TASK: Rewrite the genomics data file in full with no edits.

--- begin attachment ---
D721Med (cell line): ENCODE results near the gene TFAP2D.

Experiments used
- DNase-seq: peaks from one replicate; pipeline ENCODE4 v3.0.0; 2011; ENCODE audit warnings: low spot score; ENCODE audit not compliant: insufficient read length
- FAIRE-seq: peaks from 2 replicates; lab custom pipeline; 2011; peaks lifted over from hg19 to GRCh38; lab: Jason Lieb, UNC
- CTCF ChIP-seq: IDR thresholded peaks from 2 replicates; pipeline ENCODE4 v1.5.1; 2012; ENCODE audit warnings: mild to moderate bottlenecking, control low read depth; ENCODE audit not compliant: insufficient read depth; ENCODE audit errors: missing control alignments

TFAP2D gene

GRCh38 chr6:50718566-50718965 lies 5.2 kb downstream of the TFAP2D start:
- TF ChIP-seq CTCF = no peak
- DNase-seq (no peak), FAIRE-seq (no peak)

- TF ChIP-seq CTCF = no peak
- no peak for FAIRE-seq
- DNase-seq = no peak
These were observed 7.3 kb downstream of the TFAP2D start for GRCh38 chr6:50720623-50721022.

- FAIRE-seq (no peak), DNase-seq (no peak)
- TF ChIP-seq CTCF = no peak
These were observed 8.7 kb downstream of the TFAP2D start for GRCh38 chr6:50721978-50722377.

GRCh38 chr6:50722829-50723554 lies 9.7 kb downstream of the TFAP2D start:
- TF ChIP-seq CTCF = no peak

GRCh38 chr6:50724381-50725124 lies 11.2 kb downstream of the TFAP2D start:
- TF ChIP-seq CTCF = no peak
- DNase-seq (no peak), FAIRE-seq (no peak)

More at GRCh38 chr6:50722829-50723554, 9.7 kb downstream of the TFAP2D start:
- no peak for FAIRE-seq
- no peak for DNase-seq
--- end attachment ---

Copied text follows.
D721Med (cell line): ENCODE results near the gene TFAP2D.

Experiments used
- DNase-seq: peaks from one replicate; pipeline ENCODE4 v3.0.0; 2011; ENCODE audit warnings: low spot score; ENCODE audit not compliant: insufficient read length
- FAIRE-seq: peaks from 2 replicates; lab custom pipeline; 2011; peaks lifted over from hg19 to GRCh38; lab: Jason Lieb, UNC
- CTCF ChIP-seq: IDR thresholded peaks from 2 replicates; pipeline ENCODE4 v1.5.1; 2012; ENCODE audit warnings: mild to moderate bottlenecking, control low read depth; ENCODE audit not compliant: insufficient read depth; ENCODE audit errors: missing control alignments

TFAP2D gene

GRCh38 chr6:50718566-50718965 lies 5.2 kb downstream of the TFAP2D start:
- TF ChIP-seq CTCF = no peak
- DNase-seq (no peak), FAIRE-seq (no peak)

- TF ChIP-seq CTCF = no peak
- no peak for FAIRE-seq
- DNase-seq = no peak
These were observed 7.3 kb downstream of the TFAP2D start for GRCh38 chr6:50720623-50721022.

- FAIRE-seq (no peak), DNase-seq (no peak)
- TF ChIP-seq CTCF = no peak
These were observed 8.7 kb downstream of the TFAP2D start for GRCh38 chr6:50721978-50722377.

GRCh38 chr6:50722829-50723554 lies 9.7 kb downstream of the TFAP2D start:
- TF ChIP-seq CTCF = no peak

GRCh38 chr6:50724381-50725124 lies 11.2 kb downstream of the TFAP2D start:
- TF ChIP-seq CTCF = no peak
- DNase-seq (no peak), FAIRE-seq (no peak)

More at GRCh38 chr6:50722829-50723554, 9.7 kb downstream of the TFAP2D start:
- no peak for FAIRE-seq
- no peak for DNase-seq